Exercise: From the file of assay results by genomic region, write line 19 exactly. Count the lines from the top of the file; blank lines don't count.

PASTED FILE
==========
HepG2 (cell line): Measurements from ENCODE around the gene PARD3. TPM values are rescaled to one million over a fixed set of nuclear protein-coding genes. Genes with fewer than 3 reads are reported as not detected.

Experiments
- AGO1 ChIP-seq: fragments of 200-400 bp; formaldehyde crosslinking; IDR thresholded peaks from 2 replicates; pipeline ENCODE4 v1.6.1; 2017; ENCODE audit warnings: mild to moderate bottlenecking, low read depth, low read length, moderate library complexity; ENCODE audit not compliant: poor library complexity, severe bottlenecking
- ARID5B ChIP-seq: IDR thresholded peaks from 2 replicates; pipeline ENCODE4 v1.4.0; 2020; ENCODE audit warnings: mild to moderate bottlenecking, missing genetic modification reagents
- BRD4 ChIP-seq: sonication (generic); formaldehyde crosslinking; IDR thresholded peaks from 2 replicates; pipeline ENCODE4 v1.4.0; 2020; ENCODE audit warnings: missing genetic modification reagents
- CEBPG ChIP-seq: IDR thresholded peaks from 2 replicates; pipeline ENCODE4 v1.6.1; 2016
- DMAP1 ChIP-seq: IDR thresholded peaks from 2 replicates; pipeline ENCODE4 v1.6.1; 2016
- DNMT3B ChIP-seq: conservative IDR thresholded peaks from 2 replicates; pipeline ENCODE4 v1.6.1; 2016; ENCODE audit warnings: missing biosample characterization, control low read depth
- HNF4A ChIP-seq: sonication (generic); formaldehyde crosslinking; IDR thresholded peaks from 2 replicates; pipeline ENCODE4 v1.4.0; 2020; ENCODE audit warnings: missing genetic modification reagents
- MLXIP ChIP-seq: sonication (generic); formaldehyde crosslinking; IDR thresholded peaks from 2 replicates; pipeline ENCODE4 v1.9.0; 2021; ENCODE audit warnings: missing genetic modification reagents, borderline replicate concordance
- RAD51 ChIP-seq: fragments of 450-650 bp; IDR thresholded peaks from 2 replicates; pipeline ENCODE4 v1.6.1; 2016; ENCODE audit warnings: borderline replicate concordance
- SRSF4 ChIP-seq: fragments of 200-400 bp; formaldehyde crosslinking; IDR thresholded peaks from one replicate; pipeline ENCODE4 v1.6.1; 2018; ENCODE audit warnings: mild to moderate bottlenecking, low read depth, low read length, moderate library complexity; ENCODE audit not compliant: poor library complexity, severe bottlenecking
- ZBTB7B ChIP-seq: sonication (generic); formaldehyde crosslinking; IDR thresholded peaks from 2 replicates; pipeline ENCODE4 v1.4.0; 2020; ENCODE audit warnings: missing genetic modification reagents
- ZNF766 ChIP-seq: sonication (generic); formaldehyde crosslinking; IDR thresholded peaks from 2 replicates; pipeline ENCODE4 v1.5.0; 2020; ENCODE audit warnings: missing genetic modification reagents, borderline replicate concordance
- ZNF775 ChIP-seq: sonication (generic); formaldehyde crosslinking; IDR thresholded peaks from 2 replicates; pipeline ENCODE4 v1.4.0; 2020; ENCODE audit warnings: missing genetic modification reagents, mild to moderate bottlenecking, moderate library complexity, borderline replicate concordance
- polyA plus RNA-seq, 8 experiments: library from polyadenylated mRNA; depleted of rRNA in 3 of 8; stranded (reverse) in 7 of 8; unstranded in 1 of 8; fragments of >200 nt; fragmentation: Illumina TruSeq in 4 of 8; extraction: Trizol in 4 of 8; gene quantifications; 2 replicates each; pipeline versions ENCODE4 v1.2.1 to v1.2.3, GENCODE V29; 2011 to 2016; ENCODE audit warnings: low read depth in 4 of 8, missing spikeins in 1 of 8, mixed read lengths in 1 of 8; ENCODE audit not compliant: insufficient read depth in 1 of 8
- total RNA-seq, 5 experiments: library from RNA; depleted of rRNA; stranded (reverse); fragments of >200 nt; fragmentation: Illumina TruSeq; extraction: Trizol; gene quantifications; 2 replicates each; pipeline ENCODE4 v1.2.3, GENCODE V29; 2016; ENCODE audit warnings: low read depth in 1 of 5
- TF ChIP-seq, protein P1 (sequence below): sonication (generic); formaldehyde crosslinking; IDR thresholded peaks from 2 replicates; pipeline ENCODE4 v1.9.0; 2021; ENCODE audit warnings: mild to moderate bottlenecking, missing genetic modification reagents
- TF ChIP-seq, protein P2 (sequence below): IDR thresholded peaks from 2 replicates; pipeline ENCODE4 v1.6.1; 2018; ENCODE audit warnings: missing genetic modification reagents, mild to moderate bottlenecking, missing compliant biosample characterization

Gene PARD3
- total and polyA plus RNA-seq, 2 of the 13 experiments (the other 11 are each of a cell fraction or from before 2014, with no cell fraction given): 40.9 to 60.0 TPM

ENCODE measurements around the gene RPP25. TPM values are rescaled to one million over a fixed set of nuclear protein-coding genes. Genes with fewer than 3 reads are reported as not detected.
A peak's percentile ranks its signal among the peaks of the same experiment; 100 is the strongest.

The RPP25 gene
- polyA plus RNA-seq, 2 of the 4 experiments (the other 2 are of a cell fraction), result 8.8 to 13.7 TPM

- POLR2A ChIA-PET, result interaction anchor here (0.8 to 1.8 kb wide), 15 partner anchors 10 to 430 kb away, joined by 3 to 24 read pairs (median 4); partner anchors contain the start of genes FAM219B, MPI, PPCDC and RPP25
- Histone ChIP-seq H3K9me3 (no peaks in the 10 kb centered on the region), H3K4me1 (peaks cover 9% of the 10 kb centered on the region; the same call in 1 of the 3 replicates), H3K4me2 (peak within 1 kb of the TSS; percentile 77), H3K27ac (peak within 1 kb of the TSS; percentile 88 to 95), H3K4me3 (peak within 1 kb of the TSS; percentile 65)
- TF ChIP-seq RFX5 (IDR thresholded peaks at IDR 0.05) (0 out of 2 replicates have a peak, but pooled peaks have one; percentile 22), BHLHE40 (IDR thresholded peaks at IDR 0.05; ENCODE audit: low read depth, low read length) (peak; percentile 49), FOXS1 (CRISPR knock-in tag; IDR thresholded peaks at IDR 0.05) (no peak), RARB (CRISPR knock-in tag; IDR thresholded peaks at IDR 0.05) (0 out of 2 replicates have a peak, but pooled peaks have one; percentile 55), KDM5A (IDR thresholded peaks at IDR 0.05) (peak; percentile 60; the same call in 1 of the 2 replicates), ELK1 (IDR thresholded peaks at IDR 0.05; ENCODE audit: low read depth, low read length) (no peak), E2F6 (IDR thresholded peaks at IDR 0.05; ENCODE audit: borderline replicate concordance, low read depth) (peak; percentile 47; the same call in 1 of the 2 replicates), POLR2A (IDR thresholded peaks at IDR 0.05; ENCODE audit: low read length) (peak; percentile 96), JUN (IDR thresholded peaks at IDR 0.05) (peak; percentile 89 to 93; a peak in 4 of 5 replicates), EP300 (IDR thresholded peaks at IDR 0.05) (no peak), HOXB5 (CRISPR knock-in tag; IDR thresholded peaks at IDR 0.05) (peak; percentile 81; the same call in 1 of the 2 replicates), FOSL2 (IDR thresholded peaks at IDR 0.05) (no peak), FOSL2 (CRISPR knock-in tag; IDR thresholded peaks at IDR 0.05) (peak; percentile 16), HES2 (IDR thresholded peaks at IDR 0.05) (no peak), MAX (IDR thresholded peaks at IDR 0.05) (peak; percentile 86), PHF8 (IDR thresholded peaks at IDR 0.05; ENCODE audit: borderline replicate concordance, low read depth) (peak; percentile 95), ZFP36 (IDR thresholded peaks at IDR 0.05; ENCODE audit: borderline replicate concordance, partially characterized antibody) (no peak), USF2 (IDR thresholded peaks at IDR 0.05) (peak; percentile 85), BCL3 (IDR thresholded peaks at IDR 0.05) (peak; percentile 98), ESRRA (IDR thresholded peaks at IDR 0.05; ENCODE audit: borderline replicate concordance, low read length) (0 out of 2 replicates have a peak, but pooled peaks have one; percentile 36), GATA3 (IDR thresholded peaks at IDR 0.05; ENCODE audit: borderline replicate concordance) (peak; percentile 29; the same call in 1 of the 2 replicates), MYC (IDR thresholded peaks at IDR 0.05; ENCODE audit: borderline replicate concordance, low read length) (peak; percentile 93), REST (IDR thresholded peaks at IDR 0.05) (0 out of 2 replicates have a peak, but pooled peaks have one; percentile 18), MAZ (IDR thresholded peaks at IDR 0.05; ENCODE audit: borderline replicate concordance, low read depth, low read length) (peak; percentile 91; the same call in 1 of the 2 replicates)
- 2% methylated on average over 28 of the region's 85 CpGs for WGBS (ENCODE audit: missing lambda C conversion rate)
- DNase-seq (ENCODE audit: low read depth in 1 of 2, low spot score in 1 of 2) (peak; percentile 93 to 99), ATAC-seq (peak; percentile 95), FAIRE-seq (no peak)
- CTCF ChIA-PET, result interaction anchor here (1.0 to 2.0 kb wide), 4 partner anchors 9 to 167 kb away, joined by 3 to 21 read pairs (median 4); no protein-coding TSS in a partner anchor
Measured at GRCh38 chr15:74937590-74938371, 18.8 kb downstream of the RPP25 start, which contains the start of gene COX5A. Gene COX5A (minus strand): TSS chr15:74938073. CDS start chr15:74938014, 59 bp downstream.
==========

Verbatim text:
- TF ChIP-seq, protein P2 (sequence below): IDR thresholded peaks from 2 replicates; pipeline ENCODE4 v1.6.1; 2018; ENCODE audit warnings: missing genetic modification reagents, mild to moderate bottlenecking, missing compliant biosample characterization